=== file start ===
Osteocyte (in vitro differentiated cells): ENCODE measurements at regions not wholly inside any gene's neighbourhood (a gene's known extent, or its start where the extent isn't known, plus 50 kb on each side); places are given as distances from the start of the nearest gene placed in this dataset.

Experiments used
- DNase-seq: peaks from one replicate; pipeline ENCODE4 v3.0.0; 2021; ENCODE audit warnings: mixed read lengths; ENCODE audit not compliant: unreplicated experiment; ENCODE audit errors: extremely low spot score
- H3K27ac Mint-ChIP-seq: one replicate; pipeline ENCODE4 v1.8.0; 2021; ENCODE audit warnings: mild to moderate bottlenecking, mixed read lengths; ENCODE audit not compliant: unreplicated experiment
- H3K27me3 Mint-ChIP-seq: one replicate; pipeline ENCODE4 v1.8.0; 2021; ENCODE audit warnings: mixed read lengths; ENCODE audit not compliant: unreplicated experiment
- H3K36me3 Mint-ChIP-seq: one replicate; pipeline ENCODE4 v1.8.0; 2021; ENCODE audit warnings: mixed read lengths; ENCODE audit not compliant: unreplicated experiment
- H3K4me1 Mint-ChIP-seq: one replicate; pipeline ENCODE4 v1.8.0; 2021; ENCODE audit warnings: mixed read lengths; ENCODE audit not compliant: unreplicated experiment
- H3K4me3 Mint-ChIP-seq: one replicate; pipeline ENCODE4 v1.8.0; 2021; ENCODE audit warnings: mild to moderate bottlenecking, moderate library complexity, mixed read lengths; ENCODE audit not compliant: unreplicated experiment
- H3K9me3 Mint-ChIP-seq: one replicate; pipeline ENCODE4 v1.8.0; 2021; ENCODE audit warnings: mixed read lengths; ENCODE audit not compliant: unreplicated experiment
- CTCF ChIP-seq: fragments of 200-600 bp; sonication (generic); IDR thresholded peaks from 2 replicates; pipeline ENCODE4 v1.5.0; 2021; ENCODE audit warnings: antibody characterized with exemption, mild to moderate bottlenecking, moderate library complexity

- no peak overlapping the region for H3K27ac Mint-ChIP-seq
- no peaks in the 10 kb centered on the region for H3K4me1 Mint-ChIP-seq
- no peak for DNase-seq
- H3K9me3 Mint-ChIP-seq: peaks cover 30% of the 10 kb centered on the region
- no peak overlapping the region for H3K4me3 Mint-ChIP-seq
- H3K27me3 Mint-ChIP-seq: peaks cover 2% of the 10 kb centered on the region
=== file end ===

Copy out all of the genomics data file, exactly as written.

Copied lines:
Osteocyte (in vitro differentiated cells): ENCODE measurements at regions not wholly inside any gene's neighbourhood (a gene's known extent, or its start where the extent isn't known, plus 50 kb on each side); places are given as distances from the start of the nearest gene placed in this dataset.

Experiments used
- DNase-seq: peaks from one replicate; pipeline ENCODE4 v3.0.0; 2021; ENCODE audit warnings: mixed read lengths; ENCODE audit not compliant: unreplicated experiment; ENCODE audit errors: extremely low spot score
- H3K27ac Mint-ChIP-seq: one replicate; pipeline ENCODE4 v1.8.0; 2021; ENCODE audit warnings: mild to moderate bottlenecking, mixed read lengths; ENCODE audit not compliant: unreplicated experiment
- H3K27me3 Mint-ChIP-seq: one replicate; pipeline ENCODE4 v1.8.0; 2021; ENCODE audit warnings: mixed read lengths; ENCODE audit not compliant: unreplicated experiment
- H3K36me3 Mint-ChIP-seq: one replicate; pipeline ENCODE4 v1.8.0; 2021; ENCODE audit warnings: mixed read lengths; ENCODE audit not compliant: unreplicated experiment
- H3K4me1 Mint-ChIP-seq: one replicate; pipeline ENCODE4 v1.8.0; 2021; ENCODE audit warnings: mixed read lengths; ENCODE audit not compliant: unreplicated experiment
- H3K4me3 Mint-ChIP-seq: one replicate; pipeline ENCODE4 v1.8.0; 2021; ENCODE audit warnings: mild to moderate bottlenecking, moderate library complexity, mixed read lengths; ENCODE audit not compliant: unreplicated experiment
- H3K9me3 Mint-ChIP-seq: one replicate; pipeline ENCODE4 v1.8.0; 2021; ENCODE audit warnings: mixed read lengths; ENCODE audit not compliant: unreplicated experiment
- CTCF ChIP-seq: fragments of 200-600 bp; sonication (generic); IDR thresholded peaks from 2 replicates; pipeline ENCODE4 v1.5.0; 2021; ENCODE audit warnings: antibody characterized with exemption, mild to moderate bottlenecking, moderate library complexity

- no peak overlapping the region for H3K27ac Mint-ChIP-seq
- no peaks in the 10 kb centered on the region for H3K4me1 Mint-ChIP-seq
- no peak for DNase-seq
- H3K9me3 Mint-ChIP-seq: peaks cover 30% of the 10 kb centered on the region
- no peak overlapping the region for H3K4me3 Mint-ChIP-seq
- H3K27me3 Mint-ChIP-seq: peaks cover 2% of the 10 kb centered on the region